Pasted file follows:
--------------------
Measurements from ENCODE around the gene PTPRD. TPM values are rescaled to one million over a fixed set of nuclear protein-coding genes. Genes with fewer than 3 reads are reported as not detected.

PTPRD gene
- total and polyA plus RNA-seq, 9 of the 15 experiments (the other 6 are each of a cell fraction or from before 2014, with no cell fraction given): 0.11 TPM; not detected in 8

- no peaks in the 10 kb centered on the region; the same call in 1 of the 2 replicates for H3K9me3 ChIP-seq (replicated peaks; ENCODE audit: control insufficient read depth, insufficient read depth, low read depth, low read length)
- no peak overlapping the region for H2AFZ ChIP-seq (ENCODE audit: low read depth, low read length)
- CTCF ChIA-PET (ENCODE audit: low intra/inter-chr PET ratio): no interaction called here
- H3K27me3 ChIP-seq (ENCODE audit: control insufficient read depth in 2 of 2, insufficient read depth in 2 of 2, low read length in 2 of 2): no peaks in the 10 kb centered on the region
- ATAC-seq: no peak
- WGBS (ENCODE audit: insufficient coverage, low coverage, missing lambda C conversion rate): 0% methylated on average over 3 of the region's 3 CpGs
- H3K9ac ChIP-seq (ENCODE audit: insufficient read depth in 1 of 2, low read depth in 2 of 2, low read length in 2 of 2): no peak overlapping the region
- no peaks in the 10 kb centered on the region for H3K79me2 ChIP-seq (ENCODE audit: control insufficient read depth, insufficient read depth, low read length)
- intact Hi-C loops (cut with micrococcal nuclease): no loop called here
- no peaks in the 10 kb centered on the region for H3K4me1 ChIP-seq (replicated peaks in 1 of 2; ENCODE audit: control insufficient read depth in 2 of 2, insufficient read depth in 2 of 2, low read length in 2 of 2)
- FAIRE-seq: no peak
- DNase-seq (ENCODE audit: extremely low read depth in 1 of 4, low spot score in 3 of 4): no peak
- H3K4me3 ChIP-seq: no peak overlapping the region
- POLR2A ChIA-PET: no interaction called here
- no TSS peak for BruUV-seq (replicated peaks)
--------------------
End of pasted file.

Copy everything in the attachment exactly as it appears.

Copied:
Measurements from ENCODE around the gene PTPRD. TPM values are rescaled to one million over a fixed set of nuclear protein-coding genes. Genes with fewer than 3 reads are reported as not detected.

PTPRD gene
- total and polyA plus RNA-seq, 9 of the 15 experiments (the other 6 are each of a cell fraction or from before 2014, with no cell fraction given): 0.11 TPM; not detected in 8

- no peaks in the 10 kb centered on the region; the same call in 1 of the 2 replicates for H3K9me3 ChIP-seq (replicated peaks; ENCODE audit: control insufficient read depth, insufficient read depth, low read depth, low read length)
- no peak overlapping the region for H2AFZ ChIP-seq (ENCODE audit: low read depth, low read length)
- CTCF ChIA-PET (ENCODE audit: low intra/inter-chr PET ratio): no interaction called here
- H3K27me3 ChIP-seq (ENCODE audit: control insufficient read depth in 2 of 2, insufficient read depth in 2 of 2, low read length in 2 of 2): no peaks in the 10 kb centered on the region
- ATAC-seq: no peak
- WGBS (ENCODE audit: insufficient coverage, low coverage, missing lambda C conversion rate): 0% methylated on average over 3 of the region's 3 CpGs
- H3K9ac ChIP-seq (ENCODE audit: insufficient read depth in 1 of 2, low read depth in 2 of 2, low read length in 2 of 2): no peak overlapping the region
- no peaks in the 10 kb centered on the region for H3K79me2 ChIP-seq (ENCODE audit: control insufficient read depth, insufficient read depth, low read length)
- intact Hi-C loops (cut with micrococcal nuclease): no loop called here
- no peaks in the 10 kb centered on the region for H3K4me1 ChIP-seq (replicated peaks in 1 of 2; ENCODE audit: control insufficient read depth in 2 of 2, insufficient read depth in 2 of 2, low read length in 2 of 2)
- FAIRE-seq: no peak
- DNase-seq (ENCODE audit: extremely low read depth in 1 of 4, low spot score in 3 of 4): no peak
- H3K4me3 ChIP-seq: no peak overlapping the region
- POLR2A ChIA-PET: no interaction called here
- no TSS peak for BruUV-seq (replicated peaks)